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6 A Matter of Meat: Local and Global Religious Leaders in Conversation

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pp. 88-119

By the spring of 1904, the slaughtering controversy—which had already been brewing in Samarkand’s Jewish community for several years—exploded. Perhaps it happened at Passover time, when the city’s Jews sat down to partake of the holiday feast at tables that seemed empty. Surely, they were replete with...

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7 Building a Neighborhood and Constructing Bukharan Jewish Identity

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pp. 120-136

The previous chapters outlined two versions of the Center-Periphery Paradigm, shedding light on the mechanisms involved in maintaining a normative Judaism in the face of diaspora. The current chapter switches to an examination of a very different construct used to conceive of and maintain Jewish unity...

Part 4. Twentieth-Century Conversations

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8 Local Jewish Forms

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pp. 139-168

The cosmopolitan, global quality of the Bukharan Jewish community was short-lived. In the 1920s the Soviets dismantled the remaining vestige of the Bukharan emirate, cut through the old borders, carved new ones, and incorporated the region into the USSR. Where the emirate once stood, two new political entities...

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9 International Jewish Organizations Encounter Local Jewish Community Life

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pp. 169-202

When the Soviet Union dissolved, emigration restrictions lifted and the Jews of Central Asia (like those in the rest of the Soviet Union) began leaving en masse. By 1993, the first time I visited Uzbekistan, the Bukharan Jewish population, which had numbered approximately 35,000 in 1989, had...

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10 Varieties of Bukharan Jewishness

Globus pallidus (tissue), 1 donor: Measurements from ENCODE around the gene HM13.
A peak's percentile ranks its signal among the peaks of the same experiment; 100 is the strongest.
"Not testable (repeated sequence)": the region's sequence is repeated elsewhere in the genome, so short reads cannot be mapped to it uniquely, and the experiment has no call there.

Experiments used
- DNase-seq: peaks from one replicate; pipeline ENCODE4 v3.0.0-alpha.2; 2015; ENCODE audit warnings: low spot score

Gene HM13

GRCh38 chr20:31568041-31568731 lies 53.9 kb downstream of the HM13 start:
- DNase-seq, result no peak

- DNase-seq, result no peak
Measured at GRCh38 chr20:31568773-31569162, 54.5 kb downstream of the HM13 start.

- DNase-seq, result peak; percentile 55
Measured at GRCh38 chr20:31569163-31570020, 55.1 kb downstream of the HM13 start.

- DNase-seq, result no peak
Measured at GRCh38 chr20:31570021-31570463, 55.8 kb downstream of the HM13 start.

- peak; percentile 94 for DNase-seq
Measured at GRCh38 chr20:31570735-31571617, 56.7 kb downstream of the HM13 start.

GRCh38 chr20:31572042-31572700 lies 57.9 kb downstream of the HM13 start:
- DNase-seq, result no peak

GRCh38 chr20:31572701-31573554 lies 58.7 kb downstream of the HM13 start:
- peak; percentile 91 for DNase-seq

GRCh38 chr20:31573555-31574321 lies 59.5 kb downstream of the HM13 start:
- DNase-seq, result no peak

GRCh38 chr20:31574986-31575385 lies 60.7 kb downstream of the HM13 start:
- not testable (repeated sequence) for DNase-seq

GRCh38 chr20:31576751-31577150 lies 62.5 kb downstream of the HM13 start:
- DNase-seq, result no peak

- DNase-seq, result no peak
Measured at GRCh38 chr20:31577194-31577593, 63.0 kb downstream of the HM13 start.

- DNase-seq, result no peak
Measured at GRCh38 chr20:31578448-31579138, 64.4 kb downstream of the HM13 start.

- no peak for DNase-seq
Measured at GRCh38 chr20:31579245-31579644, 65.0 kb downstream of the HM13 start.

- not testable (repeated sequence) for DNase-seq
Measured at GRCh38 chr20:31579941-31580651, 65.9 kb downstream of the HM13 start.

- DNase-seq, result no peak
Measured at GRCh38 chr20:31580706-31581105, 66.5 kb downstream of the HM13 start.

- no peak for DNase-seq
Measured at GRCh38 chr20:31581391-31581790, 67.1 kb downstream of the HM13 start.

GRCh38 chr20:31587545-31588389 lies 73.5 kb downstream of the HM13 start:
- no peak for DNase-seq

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pp. 203-229

Whereas the previous chapter focused on the ways that Judaism and Jewish identity are being debated in the post-Soviet era, this chapter returns to the Edah Paradigm to explore current debates surrounding Bukharan Jewish identity. In this analysis, our gaze shifts away from Central Asia to explore...

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11 Negotiating Authenticity and Identity: Bukharan Jews Encounter Each Other and the Self

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pp. 230-252

Having explored the experiences of Bukharan Jews who emigrated (or whose ancestors emigrated) from Central Asia during four different eras, and under four very different sets of circumstances, we return here to a critical examination of the Edah Paradigm. This conceptual framework is used as a vehicle to...

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12 Jewish History as a Conversation

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pp. 253-262

In the winter of 1997, two large-scale Bukharan Jewish celebrations were held in Tel Aviv in celebration of Hanukkah. This holiday marks the Jews’ second-century bce victory over Greek cultural, spiritual, and national subjugation. Its central message is that with courage and commitment, group identity, autonomy, and...

NOTES

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pp. 263-284

BIBLIOGRAPHY

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pp. 285-294

INDEX

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pp. 295-305